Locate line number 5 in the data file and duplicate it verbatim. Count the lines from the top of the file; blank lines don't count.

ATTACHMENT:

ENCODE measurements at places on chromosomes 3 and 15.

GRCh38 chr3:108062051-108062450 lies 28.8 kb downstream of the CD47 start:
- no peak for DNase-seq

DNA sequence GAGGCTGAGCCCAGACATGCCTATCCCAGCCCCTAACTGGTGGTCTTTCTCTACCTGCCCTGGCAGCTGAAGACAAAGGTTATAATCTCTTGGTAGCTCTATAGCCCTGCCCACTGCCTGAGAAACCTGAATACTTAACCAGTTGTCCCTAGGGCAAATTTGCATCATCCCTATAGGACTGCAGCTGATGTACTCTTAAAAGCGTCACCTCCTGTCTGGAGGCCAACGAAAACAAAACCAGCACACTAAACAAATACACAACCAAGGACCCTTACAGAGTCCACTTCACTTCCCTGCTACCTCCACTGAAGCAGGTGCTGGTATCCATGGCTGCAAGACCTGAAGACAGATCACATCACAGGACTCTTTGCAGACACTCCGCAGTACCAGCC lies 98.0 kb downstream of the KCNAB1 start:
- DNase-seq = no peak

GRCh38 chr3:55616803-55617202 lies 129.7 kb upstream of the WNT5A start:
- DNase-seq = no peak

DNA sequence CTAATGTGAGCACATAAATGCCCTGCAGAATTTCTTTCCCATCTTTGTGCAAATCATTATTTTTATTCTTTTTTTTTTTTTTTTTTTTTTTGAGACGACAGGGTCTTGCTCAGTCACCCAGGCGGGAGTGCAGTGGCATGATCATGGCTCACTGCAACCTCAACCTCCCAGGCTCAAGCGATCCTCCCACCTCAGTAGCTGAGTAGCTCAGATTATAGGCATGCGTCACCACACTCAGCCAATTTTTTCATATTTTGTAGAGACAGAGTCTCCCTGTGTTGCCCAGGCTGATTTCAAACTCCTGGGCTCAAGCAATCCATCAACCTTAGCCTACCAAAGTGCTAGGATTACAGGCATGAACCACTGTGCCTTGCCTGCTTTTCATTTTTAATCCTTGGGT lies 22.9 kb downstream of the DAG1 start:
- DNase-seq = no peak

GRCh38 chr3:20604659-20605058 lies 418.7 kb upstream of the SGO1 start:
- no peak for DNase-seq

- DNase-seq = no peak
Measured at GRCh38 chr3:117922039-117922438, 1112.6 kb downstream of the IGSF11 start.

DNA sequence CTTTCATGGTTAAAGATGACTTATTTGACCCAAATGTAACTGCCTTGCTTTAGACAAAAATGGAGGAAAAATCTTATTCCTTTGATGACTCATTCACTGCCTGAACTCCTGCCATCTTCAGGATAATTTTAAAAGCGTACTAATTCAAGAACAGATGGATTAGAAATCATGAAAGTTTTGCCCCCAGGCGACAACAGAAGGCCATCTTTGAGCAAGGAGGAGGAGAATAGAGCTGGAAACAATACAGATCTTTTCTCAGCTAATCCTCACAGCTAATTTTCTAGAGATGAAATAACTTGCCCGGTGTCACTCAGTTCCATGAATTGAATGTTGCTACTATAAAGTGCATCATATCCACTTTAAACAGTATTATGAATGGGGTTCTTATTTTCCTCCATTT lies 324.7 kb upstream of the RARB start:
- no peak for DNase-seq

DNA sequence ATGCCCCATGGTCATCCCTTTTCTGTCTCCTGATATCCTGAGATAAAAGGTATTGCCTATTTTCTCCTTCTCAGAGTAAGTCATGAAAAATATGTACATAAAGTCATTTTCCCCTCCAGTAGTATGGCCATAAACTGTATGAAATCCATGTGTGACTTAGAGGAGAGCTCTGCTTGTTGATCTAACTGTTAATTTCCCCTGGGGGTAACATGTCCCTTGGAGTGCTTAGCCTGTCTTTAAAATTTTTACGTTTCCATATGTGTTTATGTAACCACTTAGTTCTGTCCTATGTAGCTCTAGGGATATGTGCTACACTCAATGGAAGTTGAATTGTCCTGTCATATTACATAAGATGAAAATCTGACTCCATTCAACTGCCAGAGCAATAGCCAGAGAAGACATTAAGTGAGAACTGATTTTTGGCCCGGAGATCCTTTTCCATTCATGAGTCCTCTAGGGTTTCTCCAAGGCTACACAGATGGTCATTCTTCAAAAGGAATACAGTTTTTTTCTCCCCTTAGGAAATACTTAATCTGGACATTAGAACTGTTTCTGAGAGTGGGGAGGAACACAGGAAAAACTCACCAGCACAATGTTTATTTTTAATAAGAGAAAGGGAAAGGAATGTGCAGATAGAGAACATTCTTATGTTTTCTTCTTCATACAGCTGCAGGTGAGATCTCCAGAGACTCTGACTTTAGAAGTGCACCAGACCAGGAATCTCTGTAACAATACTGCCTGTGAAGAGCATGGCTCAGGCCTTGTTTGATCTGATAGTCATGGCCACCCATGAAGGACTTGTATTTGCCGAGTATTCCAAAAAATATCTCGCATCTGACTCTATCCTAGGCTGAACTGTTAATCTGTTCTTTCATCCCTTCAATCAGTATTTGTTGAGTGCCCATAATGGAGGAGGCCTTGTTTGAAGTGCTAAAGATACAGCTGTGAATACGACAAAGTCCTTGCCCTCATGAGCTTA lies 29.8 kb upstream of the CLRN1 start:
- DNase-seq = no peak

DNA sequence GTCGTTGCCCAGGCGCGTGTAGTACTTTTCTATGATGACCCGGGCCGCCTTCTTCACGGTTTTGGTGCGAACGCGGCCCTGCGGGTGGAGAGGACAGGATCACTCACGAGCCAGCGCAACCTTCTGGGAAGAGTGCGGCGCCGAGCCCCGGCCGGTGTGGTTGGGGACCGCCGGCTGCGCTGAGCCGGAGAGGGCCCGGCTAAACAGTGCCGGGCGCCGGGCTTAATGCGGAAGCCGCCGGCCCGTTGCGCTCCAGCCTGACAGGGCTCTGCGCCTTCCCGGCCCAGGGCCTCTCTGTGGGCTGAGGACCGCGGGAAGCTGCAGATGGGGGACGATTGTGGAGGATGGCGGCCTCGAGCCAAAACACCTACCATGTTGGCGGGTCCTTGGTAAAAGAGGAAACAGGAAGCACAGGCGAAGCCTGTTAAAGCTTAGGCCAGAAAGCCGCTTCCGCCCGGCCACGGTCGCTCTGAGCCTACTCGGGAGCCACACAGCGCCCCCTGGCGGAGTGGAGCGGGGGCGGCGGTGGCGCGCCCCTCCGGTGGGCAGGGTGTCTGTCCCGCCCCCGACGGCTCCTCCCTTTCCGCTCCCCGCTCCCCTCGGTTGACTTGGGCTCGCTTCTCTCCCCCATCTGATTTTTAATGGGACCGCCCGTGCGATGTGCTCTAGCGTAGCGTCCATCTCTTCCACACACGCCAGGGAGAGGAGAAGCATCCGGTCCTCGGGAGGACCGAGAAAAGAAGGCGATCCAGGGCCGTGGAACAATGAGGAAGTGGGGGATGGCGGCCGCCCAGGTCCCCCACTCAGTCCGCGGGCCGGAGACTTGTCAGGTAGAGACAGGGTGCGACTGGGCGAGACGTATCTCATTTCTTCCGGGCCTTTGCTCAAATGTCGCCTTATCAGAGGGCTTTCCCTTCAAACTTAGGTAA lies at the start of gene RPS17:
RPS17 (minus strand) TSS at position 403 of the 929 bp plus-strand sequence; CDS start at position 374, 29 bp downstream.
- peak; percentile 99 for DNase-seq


- DNase-seq = no peak